Disability as deprivation of capabilities: Estimation using a large-scale survey in Morocco and Tunisia and an instrumental variable approach

Jean Francois Trani, Parul Bakhshi, Derek Brown, Dominique Lopez, Fiona Gall

Research output: Contribution to journalArticlepeer-review

12 Scopus citations

Abstract

The capability approach pioneered by Amartya Sen and Martha Nussbaum offers a new paradigm to examine disability, poverty and their complex associations. Disability is hence defined as a situation in which a person with an impairment faces various forms of restrictions in functionings and capabilities. Additionally, poverty is not the mere absence of income but a lack of ability to achieve essential functionings; disability is consequently the poverty of capabilities of persons with impairment. It is the lack of opportunities in a given context and agency that leads to persons with disabilities being poorer than other social groups. Consequently, poverty of people with disabilities comprises of complex processes of social exclusion and disempowerment. Despite growing evidence that persons with disabilities face higher levels of poverty, the literature from low and middle-income countries that analyzes the causal link between disability and poverty, remains limited. Drawing on data from a large case control field survey carried out between December 24th 2013 and February 16th 2014 in Tunisia and between November 4th 2013 and June 12th 2014 in Morocco, we examined the effect of impairment on various basic capabilities, health related quality of life and multidimensional poverty – indicators of poor wellbeing-in Morocco and Tunisia. To demonstrate a causal link between impairment and deprivation of capabilities, we used instrumental variable regression analyses. In both countries, we found lower access to jobs for persons with impairment. Health related quality of life was also lower for this group who also faced a higher risk of multidimensional poverty. There was no significant direct effect of impairment on access to school and acquiring literacy in both countries, and on access to health care and expenses in Tunisia, while having an impairment reduced access to healthcare facilities in Morocco and out of pocket expenditures. These results suggest that public policies in Morocco and Tunisia must create additional and targeted opportunities for persons with disabilities through innovative social arrangements to improve wellbeing.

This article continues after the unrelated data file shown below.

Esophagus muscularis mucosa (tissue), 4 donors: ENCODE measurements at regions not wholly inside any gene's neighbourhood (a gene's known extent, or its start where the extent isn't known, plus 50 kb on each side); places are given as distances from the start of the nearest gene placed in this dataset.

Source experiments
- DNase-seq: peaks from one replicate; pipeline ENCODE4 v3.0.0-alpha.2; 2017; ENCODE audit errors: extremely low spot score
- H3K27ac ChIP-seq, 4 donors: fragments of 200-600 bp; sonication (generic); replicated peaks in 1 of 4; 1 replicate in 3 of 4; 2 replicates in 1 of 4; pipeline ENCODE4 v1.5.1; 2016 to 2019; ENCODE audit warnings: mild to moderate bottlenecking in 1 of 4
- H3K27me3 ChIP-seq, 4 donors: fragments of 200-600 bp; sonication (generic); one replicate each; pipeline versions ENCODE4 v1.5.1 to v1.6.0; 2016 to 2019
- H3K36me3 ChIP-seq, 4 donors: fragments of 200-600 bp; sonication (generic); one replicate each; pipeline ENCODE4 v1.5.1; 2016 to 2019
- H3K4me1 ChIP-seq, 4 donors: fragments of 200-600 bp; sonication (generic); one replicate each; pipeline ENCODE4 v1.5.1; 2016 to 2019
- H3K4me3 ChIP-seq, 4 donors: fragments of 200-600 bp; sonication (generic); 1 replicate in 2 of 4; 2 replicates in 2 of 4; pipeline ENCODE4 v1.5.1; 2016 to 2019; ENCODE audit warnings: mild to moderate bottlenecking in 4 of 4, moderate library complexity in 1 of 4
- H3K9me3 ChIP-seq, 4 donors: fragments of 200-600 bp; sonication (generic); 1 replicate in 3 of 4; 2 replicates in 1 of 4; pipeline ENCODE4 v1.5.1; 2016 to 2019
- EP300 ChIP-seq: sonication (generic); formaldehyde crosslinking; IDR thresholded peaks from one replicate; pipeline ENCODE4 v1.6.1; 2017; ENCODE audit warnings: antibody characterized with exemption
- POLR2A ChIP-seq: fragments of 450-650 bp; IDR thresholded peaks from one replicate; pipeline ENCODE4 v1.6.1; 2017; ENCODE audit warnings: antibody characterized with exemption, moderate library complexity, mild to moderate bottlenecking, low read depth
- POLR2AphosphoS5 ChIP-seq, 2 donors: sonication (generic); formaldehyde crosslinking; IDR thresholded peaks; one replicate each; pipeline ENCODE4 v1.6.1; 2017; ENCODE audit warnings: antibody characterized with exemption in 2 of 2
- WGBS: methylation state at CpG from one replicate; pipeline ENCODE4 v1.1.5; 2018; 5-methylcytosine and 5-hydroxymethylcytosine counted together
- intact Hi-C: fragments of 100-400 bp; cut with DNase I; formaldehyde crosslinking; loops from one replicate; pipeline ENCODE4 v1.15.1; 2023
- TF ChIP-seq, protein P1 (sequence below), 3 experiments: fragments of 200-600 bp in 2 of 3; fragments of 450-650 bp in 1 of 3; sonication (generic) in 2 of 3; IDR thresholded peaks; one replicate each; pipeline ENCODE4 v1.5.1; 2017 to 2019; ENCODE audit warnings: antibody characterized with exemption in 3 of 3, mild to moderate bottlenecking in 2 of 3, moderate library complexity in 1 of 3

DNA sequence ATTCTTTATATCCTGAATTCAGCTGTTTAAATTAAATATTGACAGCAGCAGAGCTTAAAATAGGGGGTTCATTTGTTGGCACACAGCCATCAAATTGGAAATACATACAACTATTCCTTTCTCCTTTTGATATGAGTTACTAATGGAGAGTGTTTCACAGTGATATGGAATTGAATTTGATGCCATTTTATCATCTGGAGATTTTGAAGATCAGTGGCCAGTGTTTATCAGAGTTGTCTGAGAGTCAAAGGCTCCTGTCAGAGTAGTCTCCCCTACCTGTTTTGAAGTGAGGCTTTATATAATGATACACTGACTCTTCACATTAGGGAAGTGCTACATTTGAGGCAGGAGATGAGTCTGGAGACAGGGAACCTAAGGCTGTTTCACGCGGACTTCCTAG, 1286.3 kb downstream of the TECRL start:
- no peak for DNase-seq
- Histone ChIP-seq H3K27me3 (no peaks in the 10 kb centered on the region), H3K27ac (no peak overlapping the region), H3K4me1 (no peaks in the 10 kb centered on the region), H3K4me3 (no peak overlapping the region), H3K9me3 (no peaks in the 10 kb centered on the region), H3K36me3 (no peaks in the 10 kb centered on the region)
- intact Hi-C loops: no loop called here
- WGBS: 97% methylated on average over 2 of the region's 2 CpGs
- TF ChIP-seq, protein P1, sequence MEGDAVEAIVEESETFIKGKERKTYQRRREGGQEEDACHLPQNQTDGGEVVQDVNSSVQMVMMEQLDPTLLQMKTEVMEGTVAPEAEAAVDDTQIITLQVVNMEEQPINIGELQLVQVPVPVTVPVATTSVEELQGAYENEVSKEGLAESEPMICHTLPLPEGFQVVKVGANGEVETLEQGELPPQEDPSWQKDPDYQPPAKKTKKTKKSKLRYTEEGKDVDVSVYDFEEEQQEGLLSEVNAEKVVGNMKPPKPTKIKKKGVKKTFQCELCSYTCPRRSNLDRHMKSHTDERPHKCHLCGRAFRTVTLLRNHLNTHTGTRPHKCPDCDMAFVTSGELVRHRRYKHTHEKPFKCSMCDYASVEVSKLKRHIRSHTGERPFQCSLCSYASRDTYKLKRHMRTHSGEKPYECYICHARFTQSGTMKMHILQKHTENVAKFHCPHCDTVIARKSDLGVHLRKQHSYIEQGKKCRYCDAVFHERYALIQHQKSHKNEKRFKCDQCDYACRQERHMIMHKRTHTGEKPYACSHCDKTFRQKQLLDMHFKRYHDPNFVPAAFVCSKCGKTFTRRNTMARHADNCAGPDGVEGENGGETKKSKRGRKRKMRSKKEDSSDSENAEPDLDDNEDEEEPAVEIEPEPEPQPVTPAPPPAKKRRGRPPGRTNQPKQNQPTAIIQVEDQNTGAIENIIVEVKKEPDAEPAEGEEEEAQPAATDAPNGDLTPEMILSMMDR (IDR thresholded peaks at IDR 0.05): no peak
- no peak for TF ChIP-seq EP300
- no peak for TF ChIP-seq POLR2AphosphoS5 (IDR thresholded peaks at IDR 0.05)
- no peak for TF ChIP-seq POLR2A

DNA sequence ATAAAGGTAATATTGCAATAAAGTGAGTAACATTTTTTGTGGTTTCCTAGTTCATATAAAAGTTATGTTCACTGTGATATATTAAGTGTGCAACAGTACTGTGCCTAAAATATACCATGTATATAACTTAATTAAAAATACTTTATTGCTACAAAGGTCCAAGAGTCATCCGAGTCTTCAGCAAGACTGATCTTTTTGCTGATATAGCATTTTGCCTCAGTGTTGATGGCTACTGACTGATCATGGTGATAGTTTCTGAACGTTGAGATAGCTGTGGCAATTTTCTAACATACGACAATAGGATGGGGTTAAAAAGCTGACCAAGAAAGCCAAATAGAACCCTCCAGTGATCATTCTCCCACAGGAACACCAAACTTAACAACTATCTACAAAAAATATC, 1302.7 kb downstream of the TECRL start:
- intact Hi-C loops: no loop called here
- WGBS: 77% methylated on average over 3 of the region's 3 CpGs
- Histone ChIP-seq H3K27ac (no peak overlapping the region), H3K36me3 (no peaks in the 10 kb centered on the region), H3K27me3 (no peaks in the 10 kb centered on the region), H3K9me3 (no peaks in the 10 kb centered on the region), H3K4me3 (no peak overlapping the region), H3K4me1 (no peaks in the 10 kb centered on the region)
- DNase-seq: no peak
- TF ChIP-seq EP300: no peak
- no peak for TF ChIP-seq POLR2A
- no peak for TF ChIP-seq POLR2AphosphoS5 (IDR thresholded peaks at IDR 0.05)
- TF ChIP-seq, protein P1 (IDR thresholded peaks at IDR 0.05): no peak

Original languageEnglish
Pages (from-to)48-60
Number of pages13
JournalSocial Science and Medicine
Volume211
DOIs
StatePublished - Aug 2018

Keywords

  • Capability approach
  • Inequities
  • Instrumental variable
  • Morocco
  • Persons with disabilities
  • Poverty
  • Tunisia

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